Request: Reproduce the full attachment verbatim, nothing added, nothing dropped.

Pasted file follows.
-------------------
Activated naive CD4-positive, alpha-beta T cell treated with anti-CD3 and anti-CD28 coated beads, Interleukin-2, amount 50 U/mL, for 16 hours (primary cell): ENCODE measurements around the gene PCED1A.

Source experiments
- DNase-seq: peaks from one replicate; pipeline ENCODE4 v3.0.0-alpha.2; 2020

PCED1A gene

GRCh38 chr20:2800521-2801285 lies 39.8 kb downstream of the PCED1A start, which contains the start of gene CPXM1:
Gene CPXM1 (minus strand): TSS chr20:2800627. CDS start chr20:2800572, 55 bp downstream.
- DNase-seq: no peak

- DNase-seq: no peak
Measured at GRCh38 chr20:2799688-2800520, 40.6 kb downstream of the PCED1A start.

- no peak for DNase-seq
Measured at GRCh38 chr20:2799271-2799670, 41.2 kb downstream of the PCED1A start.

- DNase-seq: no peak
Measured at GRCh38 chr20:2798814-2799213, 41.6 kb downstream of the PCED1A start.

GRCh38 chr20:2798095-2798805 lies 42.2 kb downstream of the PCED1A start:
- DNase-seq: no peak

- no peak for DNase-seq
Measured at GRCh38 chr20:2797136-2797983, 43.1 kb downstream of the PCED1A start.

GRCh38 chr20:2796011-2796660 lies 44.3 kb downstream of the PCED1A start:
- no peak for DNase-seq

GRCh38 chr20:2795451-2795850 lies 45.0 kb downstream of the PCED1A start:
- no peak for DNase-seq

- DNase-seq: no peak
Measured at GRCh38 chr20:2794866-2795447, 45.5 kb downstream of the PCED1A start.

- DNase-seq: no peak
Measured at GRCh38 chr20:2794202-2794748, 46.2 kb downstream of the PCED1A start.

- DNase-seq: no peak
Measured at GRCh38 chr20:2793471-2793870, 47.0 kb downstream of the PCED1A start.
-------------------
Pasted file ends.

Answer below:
Activated naive CD4-positive, alpha-beta T cell treated with anti-CD3 and anti-CD28 coated beads, Interleukin-2, amount 50 U/mL, for 16 hours (primary cell): ENCODE measurements around the gene PCED1A.

Source experiments
- DNase-seq: peaks from one replicate; pipeline ENCODE4 v3.0.0-alpha.2; 2020

PCED1A gene

GRCh38 chr20:2800521-2801285 lies 39.8 kb downstream of the PCED1A start, which contains the start of gene CPXM1:
Gene CPXM1 (minus strand): TSS chr20:2800627. CDS start chr20:2800572, 55 bp downstream.
- DNase-seq: no peak

- DNase-seq: no peak
Measured at GRCh38 chr20:2799688-2800520, 40.6 kb downstream of the PCED1A start.

- no peak for DNase-seq
Measured at GRCh38 chr20:2799271-2799670, 41.2 kb downstream of the PCED1A start.

- DNase-seq: no peak
Measured at GRCh38 chr20:2798814-2799213, 41.6 kb downstream of the PCED1A start.

GRCh38 chr20:2798095-2798805 lies 42.2 kb downstream of the PCED1A start:
- DNase-seq: no peak

- no peak for DNase-seq
Measured at GRCh38 chr20:2797136-2797983, 43.1 kb downstream of the PCED1A start.

GRCh38 chr20:2796011-2796660 lies 44.3 kb downstream of the PCED1A start:
- no peak for DNase-seq

GRCh38 chr20:2795451-2795850 lies 45.0 kb downstream of the PCED1A start:
- no peak for DNase-seq

- DNase-seq: no peak
Measured at GRCh38 chr20:2794866-2795447, 45.5 kb downstream of the PCED1A start.

- DNase-seq: no peak
Measured at GRCh38 chr20:2794202-2794748, 46.2 kb downstream of the PCED1A start.

- DNase-seq: no peak
Measured at GRCh38 chr20:2793471-2793870, 47.0 kb downstream of the PCED1A start.